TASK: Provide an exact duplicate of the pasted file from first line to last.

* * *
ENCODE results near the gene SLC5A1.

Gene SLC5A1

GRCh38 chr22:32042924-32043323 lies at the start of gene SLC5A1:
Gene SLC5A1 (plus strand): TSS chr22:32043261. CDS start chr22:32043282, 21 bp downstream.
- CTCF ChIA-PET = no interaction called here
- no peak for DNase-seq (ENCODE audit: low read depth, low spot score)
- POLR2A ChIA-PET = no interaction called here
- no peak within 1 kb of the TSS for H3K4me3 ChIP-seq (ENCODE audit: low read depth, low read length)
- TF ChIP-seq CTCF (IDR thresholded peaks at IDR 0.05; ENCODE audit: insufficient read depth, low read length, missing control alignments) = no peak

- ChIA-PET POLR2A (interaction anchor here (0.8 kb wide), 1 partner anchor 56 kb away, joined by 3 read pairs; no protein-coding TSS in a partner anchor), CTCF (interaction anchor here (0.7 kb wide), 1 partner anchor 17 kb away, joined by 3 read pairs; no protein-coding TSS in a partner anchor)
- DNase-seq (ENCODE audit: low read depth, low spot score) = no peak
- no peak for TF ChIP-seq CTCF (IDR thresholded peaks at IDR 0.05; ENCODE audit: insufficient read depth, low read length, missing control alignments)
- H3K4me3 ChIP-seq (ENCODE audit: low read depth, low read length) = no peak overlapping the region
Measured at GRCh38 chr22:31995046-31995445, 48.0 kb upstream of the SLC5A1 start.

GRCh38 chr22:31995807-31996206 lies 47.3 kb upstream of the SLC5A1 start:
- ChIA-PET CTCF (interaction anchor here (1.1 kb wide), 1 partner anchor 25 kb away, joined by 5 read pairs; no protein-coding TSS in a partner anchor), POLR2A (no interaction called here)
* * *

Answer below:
ENCODE results near the gene SLC5A1.

Gene SLC5A1

GRCh38 chr22:32042924-32043323 lies at the start of gene SLC5A1:
Gene SLC5A1 (plus strand): TSS chr22:32043261. CDS start chr22:32043282, 21 bp downstream.
- CTCF ChIA-PET = no interaction called here
- no peak for DNase-seq (ENCODE audit: low read depth, low spot score)
- POLR2A ChIA-PET = no interaction called here
- no peak within 1 kb of the TSS for H3K4me3 ChIP-seq (ENCODE audit: low read depth, low read length)
- TF ChIP-seq CTCF (IDR thresholded peaks at IDR 0.05; ENCODE audit: insufficient read depth, low read length, missing control alignments) = no peak

- ChIA-PET POLR2A (interaction anchor here (0.8 kb wide), 1 partner anchor 56 kb away, joined by 3 read pairs; no protein-coding TSS in a partner anchor), CTCF (interaction anchor here (0.7 kb wide), 1 partner anchor 17 kb away, joined by 3 read pairs; no protein-coding TSS in a partner anchor)
- DNase-seq (ENCODE audit: low read depth, low spot score) = no peak
- no peak for TF ChIP-seq CTCF (IDR thresholded peaks at IDR 0.05; ENCODE audit: insufficient read depth, low read length, missing control alignments)
- H3K4me3 ChIP-seq (ENCODE audit: low read depth, low read length) = no peak overlapping the region
Measured at GRCh38 chr22:31995046-31995445, 48.0 kb upstream of the SLC5A1 start.

GRCh38 chr22:31995807-31996206 lies 47.3 kb upstream of the SLC5A1 start:
- ChIA-PET CTCF (interaction anchor here (1.1 kb wide), 1 partner anchor 25 kb away, joined by 5 read pairs; no protein-coding TSS in a partner anchor), POLR2A (no interaction called here)